Happy New Year from your administrators and instructors at North End Music & Performing Arts Center (NEMPAC)! As you embark upon the first few weeks of 2019, we hope you take a moment to reflect on the musical successes you had in 2018, as well as the resolutions you have for yourself as a musician and a performer in the New Year.

Regardless of where you find yourself in your musical journey, we hope that one of your New Year’s resolutions includes maintaining a consistent practice schedule in 2019. Regular rehearsals will help you grow leaps and bounds as a musician, while giving you the self-confidence to shine even brighter during your upcoming performances this year.

To support your achievement of this music resolution, below you’ll find four approaches to rehearsals that will ensure your next practice session is as productive as it is rewarding:

1. Measure by Measure, Movement by Movement

Ever stared at pages and pages of sheet music, unsure where to begin your practice session? Just as you use your project management skills to complete assignments for school or presentations for work, you can apply these same principles to your rehearsals.

As you assemble your instrument and gather your sheet music, think about what you want to get out of the practice session ahead. Whether you’re determined to master the musical run in the first movement of a piece or perfect measures one through 25 of another piece, the goal you set before each practice session will bring focus and purpose to your rehearsal.

To decide on your goal for a practice session, follow these steps. First, count the number of days until your next music lesson or performance. Second, count the number of measures or movements in the musical composition you’re learning. Third, divide the number of days until your next music lesson or performance by the number of measures or movements in the piece.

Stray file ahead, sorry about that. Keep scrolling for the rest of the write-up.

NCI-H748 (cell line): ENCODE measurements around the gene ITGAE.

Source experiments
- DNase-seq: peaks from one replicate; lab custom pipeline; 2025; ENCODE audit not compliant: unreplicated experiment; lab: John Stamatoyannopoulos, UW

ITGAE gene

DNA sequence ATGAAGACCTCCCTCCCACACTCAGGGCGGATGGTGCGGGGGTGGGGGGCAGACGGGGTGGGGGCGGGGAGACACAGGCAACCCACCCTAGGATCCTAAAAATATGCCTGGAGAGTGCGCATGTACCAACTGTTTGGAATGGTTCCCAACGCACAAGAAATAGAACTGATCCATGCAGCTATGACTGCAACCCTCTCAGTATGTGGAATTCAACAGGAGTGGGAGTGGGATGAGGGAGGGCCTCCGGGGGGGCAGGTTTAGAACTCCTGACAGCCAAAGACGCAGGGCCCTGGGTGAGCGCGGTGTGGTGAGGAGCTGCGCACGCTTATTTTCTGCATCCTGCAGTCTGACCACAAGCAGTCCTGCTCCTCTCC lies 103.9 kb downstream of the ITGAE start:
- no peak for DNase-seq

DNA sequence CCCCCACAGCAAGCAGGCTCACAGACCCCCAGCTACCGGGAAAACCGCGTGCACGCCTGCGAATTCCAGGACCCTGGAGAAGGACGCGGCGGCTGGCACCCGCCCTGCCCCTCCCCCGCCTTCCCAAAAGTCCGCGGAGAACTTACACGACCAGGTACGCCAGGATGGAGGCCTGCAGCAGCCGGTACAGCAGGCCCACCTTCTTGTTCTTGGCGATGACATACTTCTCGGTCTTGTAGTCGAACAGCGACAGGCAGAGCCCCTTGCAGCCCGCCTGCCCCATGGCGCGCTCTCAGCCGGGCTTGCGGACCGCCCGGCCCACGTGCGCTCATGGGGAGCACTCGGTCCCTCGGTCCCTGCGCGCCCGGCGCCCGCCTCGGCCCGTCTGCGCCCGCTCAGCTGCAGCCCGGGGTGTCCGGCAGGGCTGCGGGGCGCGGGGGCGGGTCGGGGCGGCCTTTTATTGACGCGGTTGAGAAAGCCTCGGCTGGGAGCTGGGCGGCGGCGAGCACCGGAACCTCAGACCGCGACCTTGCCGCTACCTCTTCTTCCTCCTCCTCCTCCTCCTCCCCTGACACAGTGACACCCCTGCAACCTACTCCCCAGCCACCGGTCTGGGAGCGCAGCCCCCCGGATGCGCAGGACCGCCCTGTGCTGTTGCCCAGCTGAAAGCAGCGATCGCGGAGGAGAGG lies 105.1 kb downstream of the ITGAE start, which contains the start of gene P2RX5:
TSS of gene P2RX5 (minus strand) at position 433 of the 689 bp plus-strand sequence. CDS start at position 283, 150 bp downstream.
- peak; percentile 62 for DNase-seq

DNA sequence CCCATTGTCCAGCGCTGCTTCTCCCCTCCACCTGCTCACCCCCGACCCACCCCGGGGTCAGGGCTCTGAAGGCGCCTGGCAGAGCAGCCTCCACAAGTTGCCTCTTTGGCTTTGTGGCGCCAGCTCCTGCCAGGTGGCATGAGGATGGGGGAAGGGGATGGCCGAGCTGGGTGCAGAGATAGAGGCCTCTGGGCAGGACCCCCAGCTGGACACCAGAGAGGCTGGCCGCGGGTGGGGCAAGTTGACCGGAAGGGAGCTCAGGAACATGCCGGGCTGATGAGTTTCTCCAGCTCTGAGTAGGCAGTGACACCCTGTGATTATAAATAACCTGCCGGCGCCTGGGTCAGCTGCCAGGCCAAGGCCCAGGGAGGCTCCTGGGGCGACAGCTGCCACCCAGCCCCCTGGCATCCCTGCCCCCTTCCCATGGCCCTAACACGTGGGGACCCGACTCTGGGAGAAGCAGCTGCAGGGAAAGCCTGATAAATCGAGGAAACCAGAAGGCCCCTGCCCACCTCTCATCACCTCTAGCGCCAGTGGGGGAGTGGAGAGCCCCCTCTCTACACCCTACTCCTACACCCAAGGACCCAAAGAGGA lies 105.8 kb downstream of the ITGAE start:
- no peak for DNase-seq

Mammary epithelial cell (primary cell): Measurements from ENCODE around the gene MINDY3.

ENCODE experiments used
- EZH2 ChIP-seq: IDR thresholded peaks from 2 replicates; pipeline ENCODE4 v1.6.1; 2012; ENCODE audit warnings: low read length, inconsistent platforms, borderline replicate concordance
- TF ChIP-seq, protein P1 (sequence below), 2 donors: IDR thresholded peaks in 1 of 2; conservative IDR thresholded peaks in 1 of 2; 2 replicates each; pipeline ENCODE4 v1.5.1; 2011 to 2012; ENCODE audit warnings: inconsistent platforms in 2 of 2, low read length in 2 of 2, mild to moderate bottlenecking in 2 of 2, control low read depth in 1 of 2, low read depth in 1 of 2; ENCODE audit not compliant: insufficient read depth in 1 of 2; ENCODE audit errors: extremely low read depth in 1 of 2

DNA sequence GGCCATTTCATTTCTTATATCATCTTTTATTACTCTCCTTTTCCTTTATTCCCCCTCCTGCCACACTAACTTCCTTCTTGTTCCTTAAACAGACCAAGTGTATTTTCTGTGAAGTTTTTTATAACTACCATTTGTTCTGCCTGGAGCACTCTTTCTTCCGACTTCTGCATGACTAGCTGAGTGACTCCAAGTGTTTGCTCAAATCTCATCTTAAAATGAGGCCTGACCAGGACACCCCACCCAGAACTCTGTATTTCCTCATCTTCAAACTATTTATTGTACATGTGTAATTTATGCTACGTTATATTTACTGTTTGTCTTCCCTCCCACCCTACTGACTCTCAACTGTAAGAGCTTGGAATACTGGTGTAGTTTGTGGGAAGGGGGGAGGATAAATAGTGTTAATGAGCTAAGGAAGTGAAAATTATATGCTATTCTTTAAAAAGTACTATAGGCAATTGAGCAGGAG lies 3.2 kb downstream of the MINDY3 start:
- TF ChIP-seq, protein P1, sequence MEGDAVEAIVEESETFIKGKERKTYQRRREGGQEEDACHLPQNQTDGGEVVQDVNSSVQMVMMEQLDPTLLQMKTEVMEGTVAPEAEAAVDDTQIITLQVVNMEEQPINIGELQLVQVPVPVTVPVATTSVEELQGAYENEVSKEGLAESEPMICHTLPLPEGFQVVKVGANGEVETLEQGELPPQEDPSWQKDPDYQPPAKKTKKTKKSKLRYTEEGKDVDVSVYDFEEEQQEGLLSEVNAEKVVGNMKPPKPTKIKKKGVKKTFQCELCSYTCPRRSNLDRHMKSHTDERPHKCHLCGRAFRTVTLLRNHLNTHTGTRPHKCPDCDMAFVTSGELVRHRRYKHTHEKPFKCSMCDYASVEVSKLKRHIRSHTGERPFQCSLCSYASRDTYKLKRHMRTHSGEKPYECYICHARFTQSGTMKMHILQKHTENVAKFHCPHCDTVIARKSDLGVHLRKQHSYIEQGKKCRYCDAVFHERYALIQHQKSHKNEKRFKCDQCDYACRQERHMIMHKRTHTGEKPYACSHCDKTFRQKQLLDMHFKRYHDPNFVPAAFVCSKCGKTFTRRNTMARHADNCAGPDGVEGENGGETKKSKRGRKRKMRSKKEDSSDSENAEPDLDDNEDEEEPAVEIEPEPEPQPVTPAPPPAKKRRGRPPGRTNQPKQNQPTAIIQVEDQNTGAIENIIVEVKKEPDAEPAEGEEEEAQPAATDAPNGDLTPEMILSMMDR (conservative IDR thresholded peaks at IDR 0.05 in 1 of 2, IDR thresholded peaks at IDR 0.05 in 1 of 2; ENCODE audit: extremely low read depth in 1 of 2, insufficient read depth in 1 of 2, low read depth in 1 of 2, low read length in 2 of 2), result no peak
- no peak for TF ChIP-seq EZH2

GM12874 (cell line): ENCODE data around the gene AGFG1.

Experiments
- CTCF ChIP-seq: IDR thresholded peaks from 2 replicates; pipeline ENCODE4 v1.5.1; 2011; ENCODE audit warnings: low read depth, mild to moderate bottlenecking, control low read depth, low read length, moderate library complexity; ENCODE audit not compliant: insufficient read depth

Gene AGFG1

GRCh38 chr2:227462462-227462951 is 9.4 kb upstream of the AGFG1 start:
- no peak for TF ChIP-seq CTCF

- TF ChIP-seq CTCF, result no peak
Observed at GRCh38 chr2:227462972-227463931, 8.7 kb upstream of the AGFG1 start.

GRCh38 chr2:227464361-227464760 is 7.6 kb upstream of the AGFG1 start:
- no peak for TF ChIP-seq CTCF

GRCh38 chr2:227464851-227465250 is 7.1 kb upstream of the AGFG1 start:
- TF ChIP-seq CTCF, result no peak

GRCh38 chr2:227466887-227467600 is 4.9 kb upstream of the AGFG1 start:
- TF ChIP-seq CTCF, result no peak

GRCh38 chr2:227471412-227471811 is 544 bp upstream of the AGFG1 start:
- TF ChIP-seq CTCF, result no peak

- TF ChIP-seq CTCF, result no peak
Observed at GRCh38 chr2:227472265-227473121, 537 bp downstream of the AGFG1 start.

The quotient is the number of measures or movements you should commit to learning during each daily rehearsal. For example, if your instructor assigned you a piece complete with 50 measures and your next private music lesson is five days away, strive for learning 10 measures of the piece each day. This measure by measure, movement by movement approach to your rehearsals will prevent you from feeling overwhelmed and ensure you are making steady progress.

2. Maintain a Can-Do Spirit

Your mental chatter can make or break a practice session. During your next rehearsal, take stock of whether your thoughts are mostly optimistic or mostly self-deprecating. If you find your thoughts are overly critical of your musical abilities or your performance, replace them.

Instead of “I can’t play this piece,” tell yourself “I can’t play this piece yet, but I’m making solid progress. I’ll get there.”

Rather than “I’ll never be ready for the performance,” tell yourself “I’m not quite ready for the performance right now, but between my practice schedule and my private lessons, I’ll be more than ready for the concert.”

In lieu of “This song is too hard for me,” tell yourself “While this song is difficult to learn, it is not impossible to learn.”

During particularly challenging rehearsals, think back to the first few weeks or months of learning your instrument. Musical pieces and techniques that seemed daunting then are certainly easier now, right? Maintain a can-do spirit, and remind yourself that a piece or a technique that seems daunting now will become easier in the weeks and the months to come.

3. Creativity Is Key in Carving Out Time to Practice

There are only 24 hours in a day. It’s difficult to squeeze in a 30-minute rehearsal or an hour-long practice session into an already-busy day.

Nevertheless, if you are committed to maintaining a consistent practice schedule in 2019, creativity is key. While you’re brainstorming when you’ll carve out the time to practice, think about how you can convert any free time you have into a productive rehearsal.

For example, the next time you’re watching your favorite TV show, mute the commercials. Use this time for a few extra minutes of practice.

4. Same Time, Same Place

While some musicians and performers thrive on switching up their practice schedules by finding different pockets of time each day to rehearse, others prefer a more regular practice schedule. If you fall into the latter category, think about the times of day and the places in your home that are most conducive to a productive practice session.

Would you prefer to rehearse in the morning after breakfast, or would you prefer practicing right after you get home from school or work? Is your homework room or office the best place to practice your instrument? Reflect on the times and the places you’ll be able to have your best rehearsals.

Whether you’re just starting out as an aspiring musician or you’re a seasoned performer, these tips will help you commit to a consistent practice schedule and achieve your music resolutions in 2019.

What are your go-to tips for sustaining a fulfilling rehearsal schedule?